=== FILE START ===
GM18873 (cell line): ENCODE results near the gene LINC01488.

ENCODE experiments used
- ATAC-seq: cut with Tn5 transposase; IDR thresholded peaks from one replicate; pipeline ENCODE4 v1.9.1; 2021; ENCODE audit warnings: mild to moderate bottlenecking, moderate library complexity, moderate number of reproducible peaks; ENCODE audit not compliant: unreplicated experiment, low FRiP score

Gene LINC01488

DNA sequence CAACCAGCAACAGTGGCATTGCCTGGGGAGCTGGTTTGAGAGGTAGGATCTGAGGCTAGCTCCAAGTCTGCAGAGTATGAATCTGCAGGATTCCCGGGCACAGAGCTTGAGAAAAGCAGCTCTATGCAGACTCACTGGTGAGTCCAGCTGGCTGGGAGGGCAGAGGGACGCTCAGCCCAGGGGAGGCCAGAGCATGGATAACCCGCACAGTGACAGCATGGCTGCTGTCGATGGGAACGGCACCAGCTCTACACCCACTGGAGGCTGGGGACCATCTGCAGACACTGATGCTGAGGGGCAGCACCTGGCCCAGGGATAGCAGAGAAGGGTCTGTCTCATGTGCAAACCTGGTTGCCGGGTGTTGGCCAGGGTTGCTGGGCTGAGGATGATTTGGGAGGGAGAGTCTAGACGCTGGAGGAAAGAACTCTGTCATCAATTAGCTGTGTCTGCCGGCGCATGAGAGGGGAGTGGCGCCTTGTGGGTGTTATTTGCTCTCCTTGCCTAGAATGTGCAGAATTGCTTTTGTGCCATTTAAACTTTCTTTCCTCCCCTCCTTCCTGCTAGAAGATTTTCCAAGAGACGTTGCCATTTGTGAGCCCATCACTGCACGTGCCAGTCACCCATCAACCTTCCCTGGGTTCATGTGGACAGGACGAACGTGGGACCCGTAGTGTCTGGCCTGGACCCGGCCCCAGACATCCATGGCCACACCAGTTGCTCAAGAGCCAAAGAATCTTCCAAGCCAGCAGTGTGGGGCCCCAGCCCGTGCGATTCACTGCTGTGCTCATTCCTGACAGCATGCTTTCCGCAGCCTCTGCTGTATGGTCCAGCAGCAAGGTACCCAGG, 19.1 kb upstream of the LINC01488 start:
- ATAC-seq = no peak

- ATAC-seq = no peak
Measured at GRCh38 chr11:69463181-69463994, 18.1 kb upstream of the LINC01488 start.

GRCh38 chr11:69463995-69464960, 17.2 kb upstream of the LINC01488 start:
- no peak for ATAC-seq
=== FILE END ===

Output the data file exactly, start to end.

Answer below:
GM18873 (cell line): ENCODE results near the gene LINC01488.

ENCODE experiments used
- ATAC-seq: cut with Tn5 transposase; IDR thresholded peaks from one replicate; pipeline ENCODE4 v1.9.1; 2021; ENCODE audit warnings: mild to moderate bottlenecking, moderate library complexity, moderate number of reproducible peaks; ENCODE audit not compliant: unreplicated experiment, low FRiP score

Gene LINC01488

DNA sequence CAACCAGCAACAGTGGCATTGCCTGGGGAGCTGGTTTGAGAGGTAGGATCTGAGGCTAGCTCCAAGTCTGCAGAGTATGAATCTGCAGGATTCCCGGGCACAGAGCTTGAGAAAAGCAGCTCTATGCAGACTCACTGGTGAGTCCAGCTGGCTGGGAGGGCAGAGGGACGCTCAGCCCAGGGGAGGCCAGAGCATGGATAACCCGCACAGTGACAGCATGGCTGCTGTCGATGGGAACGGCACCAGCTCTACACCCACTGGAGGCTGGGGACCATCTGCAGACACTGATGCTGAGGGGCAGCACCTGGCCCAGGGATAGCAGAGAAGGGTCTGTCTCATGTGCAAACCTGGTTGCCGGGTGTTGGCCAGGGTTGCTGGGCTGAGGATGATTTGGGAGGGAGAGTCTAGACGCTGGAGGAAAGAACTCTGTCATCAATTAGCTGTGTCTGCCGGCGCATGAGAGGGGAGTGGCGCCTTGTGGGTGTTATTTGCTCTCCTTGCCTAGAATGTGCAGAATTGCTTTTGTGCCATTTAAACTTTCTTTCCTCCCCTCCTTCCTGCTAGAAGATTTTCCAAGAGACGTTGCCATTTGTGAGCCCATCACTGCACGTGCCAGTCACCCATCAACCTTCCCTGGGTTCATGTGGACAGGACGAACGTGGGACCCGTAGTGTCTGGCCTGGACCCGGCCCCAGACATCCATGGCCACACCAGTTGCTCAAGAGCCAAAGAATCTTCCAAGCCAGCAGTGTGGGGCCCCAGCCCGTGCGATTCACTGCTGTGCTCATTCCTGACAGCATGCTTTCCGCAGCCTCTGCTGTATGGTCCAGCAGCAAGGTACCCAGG, 19.1 kb upstream of the LINC01488 start:
- ATAC-seq = no peak

- ATAC-seq = no peak
Measured at GRCh38 chr11:69463181-69463994, 18.1 kb upstream of the LINC01488 start.

GRCh38 chr11:69463995-69464960, 17.2 kb upstream of the LINC01488 start:
- no peak for ATAC-seq